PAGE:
According to information published by PEMCO Insurance, distracted 'walking' is becoming nearly as big a problem as digitally distracted driving.

On the heels of a fatal accident in Spokane, authorities say people watching their phones and not where they're walking is causing issues.

A two year snapshot of Washington drivers, says PEMCO, shows that 32 percent of accidents involved a distracted driver, while 14 percent walkers or pedestrians when it comes to what are called 'deadly' pedestrian accidents.

From 2010 to 2015 the number of fatal pedestrian deaths has climbed 25 percent, while the number of fatal car crashes during that period rose only 6 percent. Honolulu is the only major city that has passed a 'texting while walking' ban, if a cop sees you glued to your phone while crossing a street or in a busy area on sidewalk, you can get a non-criminal citation. The city of Montclair, a suburb of LA, recently passed a similar ban.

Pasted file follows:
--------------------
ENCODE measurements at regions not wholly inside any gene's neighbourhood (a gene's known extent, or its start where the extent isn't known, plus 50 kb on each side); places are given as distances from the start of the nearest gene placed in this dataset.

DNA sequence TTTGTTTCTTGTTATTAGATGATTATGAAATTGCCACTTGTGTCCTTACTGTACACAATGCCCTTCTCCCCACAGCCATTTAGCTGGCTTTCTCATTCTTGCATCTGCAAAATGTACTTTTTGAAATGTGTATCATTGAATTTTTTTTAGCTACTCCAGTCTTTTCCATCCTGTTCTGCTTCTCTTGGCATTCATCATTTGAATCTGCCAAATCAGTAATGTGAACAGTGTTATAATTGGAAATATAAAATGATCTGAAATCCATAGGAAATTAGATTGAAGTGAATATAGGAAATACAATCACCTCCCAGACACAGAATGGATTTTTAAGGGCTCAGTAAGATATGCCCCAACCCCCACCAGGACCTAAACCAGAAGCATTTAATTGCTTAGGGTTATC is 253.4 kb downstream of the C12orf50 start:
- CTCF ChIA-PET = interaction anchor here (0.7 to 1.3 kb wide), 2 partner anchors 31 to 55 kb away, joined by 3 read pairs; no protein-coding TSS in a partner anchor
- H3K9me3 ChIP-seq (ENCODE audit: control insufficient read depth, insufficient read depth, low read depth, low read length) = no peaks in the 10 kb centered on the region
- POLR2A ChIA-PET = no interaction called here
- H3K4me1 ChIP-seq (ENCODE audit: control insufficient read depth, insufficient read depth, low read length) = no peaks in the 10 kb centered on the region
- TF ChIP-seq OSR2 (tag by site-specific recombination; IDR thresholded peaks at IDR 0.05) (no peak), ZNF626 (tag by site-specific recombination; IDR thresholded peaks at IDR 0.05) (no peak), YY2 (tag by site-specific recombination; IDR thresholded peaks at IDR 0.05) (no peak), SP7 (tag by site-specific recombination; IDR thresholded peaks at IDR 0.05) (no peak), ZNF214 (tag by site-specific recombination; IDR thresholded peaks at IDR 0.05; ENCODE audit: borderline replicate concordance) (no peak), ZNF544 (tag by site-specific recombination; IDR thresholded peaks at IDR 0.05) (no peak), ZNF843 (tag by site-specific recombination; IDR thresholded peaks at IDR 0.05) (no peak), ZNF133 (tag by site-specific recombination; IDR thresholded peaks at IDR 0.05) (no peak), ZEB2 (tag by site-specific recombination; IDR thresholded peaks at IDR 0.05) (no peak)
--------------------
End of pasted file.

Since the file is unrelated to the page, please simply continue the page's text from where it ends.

While these, say PEMCO, are sensitive and dicey ideas, they do pass on what pedestrians need to know about the LAW when it comes to traffic. In Washington state it's illegal for a pedestrian to:

  • Disregard traffic signals. It's illegal to step into a crosswalk after the "Don't Walk" sign starts to flash.
  • step into a crosswalk without allowing an oncoming vehicle 'reasonable' time to stop.
  • Cross a street diagonally (at an angle) unless traffic control systems allow you do so.
  • Fail to use sidewalks if they are available, and walk alongside a road not facing traffic. (We didn't know that last one!)

Also, many people think a crosswalk MUST be painted at a corner for it to 'count' as a cross walk, but that is not the case. Any corner at an intersection CAN be used by pedestrians to cross straight to the other side. But a driver does not have to stop for a person simply standing on a corner. The walker must clearly show intent to cross by stepping off the curb after (of course) making sure no vehicle are nearby.

While most of the time car vs. pedestrian results in a citation for the motorist, increasing numbers of such accidents are not, especially if the person is 'crossing in the middle of the street and not paying attention.'  Officials say this is especially an issue for high school students.